Subject: Re: [boost] [iterator][range] BoostIteratorTraversalConcepts-aware boost::advance/distance
From: Ion GaztaÃ±aga (igaztanaga_at_[hidden])
Date: 2017-07-04 09:47:34
On 04/07/2017 10:26, Andrzej Krzemienski via Boost wrote:
> Not necessarily non-conforming. I guess one could come up with such
> interpretation, but the Standatd is not really explicit about this. The
> most relevant sentence, "`iterator_category` shall be defined to be the
> most specific category tag that describes the iteratorâs behavior" -- it
> could be read as "do not use any tag but these five" or "if you define a
> tag for RandomAccessIterator don't defien iterator_category as
My interpretation is that it must be one of the standard types:
"the library introduces category tag classes which are used as compile
time tags for algorithm selection. They are: input_iterator_tag,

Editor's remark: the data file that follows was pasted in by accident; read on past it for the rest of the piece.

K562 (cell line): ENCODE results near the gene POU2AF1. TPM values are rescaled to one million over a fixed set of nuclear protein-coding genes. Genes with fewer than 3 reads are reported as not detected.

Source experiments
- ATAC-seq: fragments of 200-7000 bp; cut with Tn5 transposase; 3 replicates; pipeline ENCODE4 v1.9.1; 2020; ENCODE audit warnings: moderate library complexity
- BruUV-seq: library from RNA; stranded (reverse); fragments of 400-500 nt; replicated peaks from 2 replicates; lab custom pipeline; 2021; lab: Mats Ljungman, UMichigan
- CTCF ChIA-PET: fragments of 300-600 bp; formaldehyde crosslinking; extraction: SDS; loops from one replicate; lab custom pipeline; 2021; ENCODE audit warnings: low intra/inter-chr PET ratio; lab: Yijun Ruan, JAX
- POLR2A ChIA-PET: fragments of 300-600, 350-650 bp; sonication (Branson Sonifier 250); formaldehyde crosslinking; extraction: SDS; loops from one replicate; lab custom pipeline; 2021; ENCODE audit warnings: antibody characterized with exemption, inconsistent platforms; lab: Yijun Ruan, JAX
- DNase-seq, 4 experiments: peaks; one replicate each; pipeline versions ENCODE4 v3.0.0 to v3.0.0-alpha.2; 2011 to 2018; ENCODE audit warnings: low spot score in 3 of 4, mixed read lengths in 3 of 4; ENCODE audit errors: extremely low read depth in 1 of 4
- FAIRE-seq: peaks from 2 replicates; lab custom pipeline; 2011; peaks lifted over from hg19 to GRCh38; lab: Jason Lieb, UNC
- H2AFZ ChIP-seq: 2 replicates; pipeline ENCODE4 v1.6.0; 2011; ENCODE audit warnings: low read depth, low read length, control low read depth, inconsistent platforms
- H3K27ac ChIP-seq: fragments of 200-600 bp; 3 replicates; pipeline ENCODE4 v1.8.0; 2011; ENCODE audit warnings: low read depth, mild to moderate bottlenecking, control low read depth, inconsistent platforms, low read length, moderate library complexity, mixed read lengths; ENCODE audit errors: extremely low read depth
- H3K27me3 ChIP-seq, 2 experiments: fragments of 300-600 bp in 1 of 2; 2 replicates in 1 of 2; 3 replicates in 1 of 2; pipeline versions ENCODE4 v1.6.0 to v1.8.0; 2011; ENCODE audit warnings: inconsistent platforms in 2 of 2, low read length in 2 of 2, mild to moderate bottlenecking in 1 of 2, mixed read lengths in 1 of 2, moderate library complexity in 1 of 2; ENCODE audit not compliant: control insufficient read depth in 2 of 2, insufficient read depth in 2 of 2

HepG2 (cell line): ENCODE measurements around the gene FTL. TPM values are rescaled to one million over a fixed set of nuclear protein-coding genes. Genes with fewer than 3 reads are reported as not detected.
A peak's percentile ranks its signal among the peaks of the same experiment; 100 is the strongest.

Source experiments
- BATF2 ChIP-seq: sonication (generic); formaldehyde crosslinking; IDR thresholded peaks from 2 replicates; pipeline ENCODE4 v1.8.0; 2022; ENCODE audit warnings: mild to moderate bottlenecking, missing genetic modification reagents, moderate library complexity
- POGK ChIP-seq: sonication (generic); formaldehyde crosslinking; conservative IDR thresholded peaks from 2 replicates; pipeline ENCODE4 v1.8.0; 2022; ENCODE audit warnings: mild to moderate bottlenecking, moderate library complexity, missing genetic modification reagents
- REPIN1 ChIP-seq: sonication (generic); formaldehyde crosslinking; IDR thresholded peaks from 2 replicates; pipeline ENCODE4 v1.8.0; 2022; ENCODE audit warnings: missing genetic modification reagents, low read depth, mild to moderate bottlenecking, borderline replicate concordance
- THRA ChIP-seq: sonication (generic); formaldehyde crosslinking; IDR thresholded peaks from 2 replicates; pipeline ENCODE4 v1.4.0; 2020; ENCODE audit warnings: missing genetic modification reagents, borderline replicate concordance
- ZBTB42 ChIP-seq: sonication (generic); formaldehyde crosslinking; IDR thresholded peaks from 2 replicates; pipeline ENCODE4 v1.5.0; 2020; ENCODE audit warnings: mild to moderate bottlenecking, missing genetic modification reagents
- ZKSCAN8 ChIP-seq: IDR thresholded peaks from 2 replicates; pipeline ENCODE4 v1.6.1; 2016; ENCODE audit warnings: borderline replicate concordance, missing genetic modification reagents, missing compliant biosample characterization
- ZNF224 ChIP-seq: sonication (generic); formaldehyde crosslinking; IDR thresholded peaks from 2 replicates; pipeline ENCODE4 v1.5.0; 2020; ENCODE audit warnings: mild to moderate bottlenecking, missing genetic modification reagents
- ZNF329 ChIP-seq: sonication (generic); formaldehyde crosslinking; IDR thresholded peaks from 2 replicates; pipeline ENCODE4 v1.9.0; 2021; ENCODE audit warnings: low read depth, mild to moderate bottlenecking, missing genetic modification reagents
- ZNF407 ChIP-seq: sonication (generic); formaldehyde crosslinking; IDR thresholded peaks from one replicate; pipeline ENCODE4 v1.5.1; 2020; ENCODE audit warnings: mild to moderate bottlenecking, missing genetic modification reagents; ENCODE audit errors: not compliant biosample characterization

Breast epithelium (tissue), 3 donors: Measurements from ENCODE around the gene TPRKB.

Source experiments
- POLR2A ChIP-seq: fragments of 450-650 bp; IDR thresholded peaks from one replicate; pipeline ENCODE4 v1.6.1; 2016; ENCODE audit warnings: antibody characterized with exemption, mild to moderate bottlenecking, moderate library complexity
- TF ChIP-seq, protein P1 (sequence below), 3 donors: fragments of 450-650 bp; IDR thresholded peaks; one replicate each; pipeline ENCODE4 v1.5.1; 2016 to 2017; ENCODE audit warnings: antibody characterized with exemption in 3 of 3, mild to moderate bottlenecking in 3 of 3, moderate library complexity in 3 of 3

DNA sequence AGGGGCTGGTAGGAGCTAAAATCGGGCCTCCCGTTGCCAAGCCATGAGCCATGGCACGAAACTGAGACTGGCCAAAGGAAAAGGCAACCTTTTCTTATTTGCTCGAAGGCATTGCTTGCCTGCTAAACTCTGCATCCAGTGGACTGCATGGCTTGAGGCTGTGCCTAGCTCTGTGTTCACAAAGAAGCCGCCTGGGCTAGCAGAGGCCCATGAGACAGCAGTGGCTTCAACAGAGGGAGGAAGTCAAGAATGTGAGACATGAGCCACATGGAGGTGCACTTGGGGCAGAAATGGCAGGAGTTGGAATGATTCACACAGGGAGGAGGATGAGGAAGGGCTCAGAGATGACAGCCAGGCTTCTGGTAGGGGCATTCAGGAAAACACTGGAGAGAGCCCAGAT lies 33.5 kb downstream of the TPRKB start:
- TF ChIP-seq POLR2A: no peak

output_iterator_tag, forward_iterator_tag, bidirectional_iterator_tag
and random_access_iterator_tag. For every iterator of type Iterator,
iterator_traits<Iterator>::iterator_category shall be defined to be the
most specific category tag that describes the iteratorâs behavior."
"the most specific category" refers to standard tags. The standard can't
speak about "most specific" types that it does not know. BIterator types
tags are not "more specific", they just mean something different.
The inheritance relationship is guaranteed between standard types but an
implementation is free to assume there are no additional tags. It's not
a customization point.
> Also, the GCC problem is not caused by iterator tags deriving from the
> standard tags, but because std::prev is instantiated with an InputIterator.
Right. This (IMHO clear) non-conformance from Boost.Iterator was derived
from an unrelated problem. I don't know why Boost.Iterator needs to
define iterator_category to something non-standard, as they could have
defined the iterator_category to an standard one and use another typedef
for traversal/access attributes.
I mention this issue because in Boost.Container/Intrusive I have been
bitten by this issue while dispatching iterators, it's been already
solved, but I considered appropriate to to mention it in this thread.
Sorry for the off-topic-ness,
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